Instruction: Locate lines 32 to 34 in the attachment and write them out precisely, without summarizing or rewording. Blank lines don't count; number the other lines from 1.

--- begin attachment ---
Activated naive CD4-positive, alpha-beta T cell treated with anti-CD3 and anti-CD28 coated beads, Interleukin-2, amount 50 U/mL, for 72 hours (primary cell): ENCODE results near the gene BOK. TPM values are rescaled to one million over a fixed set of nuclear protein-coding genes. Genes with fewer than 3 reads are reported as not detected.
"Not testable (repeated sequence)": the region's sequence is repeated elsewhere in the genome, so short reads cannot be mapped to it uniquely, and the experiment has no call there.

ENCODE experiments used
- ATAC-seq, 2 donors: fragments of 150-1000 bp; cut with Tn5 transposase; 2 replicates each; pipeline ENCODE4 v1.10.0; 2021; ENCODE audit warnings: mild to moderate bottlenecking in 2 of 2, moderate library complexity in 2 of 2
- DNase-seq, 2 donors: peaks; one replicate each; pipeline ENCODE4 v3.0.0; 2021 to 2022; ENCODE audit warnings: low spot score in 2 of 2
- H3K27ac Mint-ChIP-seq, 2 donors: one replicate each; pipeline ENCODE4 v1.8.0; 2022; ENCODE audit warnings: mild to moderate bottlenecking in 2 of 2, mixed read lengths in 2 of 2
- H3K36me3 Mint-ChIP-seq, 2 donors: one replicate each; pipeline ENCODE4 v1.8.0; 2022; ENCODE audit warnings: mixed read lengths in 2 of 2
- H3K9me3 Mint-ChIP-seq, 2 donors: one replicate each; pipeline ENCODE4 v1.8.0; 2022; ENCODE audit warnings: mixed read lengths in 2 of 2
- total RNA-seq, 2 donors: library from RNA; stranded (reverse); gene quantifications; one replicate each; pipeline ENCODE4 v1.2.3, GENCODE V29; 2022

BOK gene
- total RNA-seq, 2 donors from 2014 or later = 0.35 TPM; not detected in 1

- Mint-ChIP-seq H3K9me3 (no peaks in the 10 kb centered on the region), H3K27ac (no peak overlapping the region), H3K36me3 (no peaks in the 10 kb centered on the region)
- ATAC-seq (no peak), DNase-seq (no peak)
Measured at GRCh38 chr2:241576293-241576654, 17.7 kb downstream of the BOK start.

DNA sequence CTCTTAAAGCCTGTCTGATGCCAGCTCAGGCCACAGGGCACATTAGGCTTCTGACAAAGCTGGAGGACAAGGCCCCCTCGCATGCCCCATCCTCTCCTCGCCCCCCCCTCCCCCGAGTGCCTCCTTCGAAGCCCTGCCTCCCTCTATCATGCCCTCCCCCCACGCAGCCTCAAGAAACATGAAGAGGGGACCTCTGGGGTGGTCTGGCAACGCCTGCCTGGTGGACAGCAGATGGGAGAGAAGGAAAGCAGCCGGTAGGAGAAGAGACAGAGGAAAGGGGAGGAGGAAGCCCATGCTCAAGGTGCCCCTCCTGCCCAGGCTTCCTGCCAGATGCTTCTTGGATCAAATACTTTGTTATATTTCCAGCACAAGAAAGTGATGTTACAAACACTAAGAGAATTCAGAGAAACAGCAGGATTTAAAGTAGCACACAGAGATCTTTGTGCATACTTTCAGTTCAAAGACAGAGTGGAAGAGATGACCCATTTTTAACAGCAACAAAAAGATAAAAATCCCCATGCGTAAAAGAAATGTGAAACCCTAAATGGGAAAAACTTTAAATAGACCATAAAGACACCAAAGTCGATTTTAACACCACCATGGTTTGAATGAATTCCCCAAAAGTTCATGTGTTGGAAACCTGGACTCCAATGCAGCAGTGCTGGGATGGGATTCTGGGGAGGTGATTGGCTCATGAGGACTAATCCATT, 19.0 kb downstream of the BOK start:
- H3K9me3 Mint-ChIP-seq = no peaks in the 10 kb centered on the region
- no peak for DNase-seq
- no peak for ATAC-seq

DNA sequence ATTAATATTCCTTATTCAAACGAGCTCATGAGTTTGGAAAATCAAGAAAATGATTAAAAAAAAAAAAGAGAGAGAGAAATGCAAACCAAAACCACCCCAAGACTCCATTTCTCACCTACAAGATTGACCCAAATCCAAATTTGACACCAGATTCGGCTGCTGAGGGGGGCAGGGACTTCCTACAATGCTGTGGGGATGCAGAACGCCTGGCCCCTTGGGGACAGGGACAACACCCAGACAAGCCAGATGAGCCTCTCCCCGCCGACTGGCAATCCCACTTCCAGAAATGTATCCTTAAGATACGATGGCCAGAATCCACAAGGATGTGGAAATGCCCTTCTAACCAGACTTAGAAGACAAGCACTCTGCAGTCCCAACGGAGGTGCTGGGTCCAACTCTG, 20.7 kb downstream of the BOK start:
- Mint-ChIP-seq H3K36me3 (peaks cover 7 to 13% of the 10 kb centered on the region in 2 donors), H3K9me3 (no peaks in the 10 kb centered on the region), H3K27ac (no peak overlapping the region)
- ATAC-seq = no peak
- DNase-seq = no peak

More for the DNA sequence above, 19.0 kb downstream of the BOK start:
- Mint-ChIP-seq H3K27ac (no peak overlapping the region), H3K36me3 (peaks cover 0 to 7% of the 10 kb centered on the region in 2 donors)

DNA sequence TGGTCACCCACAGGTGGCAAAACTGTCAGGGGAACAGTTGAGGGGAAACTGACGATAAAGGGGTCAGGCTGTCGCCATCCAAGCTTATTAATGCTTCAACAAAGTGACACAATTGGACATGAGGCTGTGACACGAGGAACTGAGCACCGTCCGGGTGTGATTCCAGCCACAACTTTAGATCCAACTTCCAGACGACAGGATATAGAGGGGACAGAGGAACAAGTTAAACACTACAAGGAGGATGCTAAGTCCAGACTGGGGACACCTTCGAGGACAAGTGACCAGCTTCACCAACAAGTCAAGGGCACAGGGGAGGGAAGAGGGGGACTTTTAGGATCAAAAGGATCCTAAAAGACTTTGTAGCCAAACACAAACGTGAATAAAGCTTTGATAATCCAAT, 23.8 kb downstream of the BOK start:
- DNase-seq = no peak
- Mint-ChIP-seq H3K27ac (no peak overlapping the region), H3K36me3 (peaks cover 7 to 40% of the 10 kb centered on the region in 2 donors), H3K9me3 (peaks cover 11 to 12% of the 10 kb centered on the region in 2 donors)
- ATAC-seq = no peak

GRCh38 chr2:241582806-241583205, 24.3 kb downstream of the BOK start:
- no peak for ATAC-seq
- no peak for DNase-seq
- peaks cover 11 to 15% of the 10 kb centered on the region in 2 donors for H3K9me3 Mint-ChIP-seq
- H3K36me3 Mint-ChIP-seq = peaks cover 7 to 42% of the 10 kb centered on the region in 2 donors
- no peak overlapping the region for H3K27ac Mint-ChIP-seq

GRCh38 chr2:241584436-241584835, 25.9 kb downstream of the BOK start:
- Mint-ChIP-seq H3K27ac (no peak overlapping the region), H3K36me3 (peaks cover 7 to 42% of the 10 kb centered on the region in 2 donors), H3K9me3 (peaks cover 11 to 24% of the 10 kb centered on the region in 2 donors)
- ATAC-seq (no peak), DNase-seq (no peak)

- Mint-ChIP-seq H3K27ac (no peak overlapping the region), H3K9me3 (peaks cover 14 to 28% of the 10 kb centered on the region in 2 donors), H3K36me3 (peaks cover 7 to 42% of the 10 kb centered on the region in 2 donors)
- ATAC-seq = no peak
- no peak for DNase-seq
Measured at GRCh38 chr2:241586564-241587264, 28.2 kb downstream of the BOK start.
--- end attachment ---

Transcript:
- peaks cover 11 to 15% of the 10 kb centered on the region in 2 donors for H3K9me3 Mint-ChIP-seq
- H3K36me3 Mint-ChIP-seq = peaks cover 7 to 42% of the 10 kb centered on the region in 2 donors
- no peak overlapping the region for H3K27ac Mint-ChIP-seq